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Old December 10th, 2004, 12:02 PM   #1
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using "choir mics" for video

A local theatre company I'm a part of recently purchased four AT853Rx hanging choir mics to use for house sound during our performances (just to add a little extra volume to that coming directly off stage). I'm curious if anyone has any experience using these kinds of mics specifically for video (scenarios without a PA system or as direct substitutes for more common "video mics"). I could see the low profile of these mics being an advantage as they would seem very unobtrusive for things like weddings, even when mounted on a stand (and they're light enough that hanging them could be an option in some cases).

The ones we have still require phantom power, but so do a lot of the mics I've seen recommended on this board. Admittedly, the 853's aren't the best ones AT makes, but they're not bad, and the price was right. We're currently using the cardioid capsules (hyper- and super- are also available).

Any thoughts or general discussion? At this point I don't have a specific situation or use in mind -- 'just wondering if anyone's tried it.
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Old December 10th, 2004, 12:48 PM   #2
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Yes, they will work as you're imagining. Like any very-small-diaphragm mic in this price range, they have slightly higher self-noise than more expensive mics with slightly larger diaphragms.
That's usually their limiting factor in getting a good recording. But as you said, their unobtrusive size lets you place them closer and this can help make up the difference.
If you're trying to do both PA and video with these mics as primary pickup, you must have separate control for each destination. It takes lots more gain to get a useable recording signal than any PA system can tolerate without feedback.
The AT853a will run on either AA battery or phantom power, with a slight performance benefit with phantom.
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Old December 13th, 2004, 07:27 AM   #3
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I have a pair of them that I have used for the same application you are speaking of, theater. They work well, but remember they are sensitive and since they are usually mounted to hang down from above, they do pick up foot noise as the actors move about the stage.
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Old December 13th, 2004, 08:45 AM   #4
 
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Just as a caution as well, because they are so sensitive, when they are hanged, they're often hanged high up where there is lots of air movement from furnaces, airconditioning, and just general building changes. The audience doesn't really hear/notice that in a live environment, but when you get the tape back to the editing room, it's a whole different tiger. Run some tests before counting on these to be the best answer for your audio capture.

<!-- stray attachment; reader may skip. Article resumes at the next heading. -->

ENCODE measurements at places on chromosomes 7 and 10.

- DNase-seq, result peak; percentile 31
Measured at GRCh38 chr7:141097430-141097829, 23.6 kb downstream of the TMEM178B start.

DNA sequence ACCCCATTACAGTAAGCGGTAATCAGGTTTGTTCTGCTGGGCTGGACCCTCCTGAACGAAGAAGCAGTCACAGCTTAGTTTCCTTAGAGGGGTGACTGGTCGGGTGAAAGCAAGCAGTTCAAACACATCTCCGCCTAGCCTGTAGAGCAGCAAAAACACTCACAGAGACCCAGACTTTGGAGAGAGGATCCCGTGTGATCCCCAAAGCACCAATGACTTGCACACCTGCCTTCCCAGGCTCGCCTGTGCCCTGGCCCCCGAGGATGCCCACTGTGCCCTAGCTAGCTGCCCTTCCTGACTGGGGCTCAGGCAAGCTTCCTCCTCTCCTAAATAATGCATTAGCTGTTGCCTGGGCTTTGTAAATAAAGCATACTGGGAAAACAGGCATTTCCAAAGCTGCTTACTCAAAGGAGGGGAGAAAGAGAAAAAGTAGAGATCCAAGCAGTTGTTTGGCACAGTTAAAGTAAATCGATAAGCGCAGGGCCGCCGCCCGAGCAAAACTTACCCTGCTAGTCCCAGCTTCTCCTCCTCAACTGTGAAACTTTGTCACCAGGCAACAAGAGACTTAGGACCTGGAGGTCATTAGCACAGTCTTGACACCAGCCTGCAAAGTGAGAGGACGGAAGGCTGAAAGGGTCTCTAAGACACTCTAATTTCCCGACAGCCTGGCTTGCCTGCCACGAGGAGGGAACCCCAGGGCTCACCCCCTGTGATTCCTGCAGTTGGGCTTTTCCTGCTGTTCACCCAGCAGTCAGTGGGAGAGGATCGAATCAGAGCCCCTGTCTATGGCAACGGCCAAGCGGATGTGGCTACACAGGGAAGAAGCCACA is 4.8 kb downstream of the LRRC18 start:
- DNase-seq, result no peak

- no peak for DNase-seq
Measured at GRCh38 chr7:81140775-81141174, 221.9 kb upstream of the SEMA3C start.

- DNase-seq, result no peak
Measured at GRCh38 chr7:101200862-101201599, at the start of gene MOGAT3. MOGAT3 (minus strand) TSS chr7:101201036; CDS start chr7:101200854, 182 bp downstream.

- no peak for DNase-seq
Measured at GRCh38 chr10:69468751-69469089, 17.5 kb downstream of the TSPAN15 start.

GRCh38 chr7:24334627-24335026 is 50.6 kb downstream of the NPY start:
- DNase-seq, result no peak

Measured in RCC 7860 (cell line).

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Old December 13th, 2004, 09:01 AM   #5
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Spot (& others),
In a play situation like he is referring to, what do you think the best mic's/ mic arrangement would be?

Most of the plays I do, the actors and pit is mic'ed and I can take a feed through the sound board then suplement with a audience mic to capture reaction and room noise.

I have occasionally had to do small plays without the luxury of a board feed, using the 853s. Results have been ok at best. Any thoughts?
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Old December 13th, 2004, 01:18 PM   #6
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For our last show (the only one since we bought the mics), we used all four across the front of the stage. Listening to the tape now, I would agree that there are things in there I didn't hear during the show (shuffling from actors and some comb filtering between mics). Since we were in a school auditorium, we opted to place the mics on stands just off the edge of the stage (this was one case where we couldn't hang them -- nothing to hang from). I actually served as the light/sound engineer. I fed the audio from the board to my GL2 (set as a stationary wide shot) while another operator got closeups with his XL1.

By self-noise, are you referring to the background hiss heard whenever a mic is turned too loud (I'm not familiar with that specific term)?

I'm glad to hear that there are others out there using these mics. Mike, do you use a pair of 853's to get a stereo recording? For this show I just mixed to mono using the board. I was surprised how much audience sound (laughter) I picked up, even though they were "behind" the mics.
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Old December 13th, 2004, 01:43 PM   #7
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<<<-- Originally posted by Jeremy Davidson : Mike, do you use a pair of 853's to get a stereo recording? For this show I just mixed to mono using the board. I was surprised how much audience sound (laughter) I picked up, even though they were "behind" the mics. -->>>

Since I do a 4 camera live mix, I try to "set it and forget it" with regard to sound. So I usually pan both to center and record a mono mix on 2 mic's. I'll occasionally set 2 different levels on the mics, and record them as left an right channels, then in post production, I can pick a channel that sounds best. You are right on the pick up of audience sound - they are quite sensitive.
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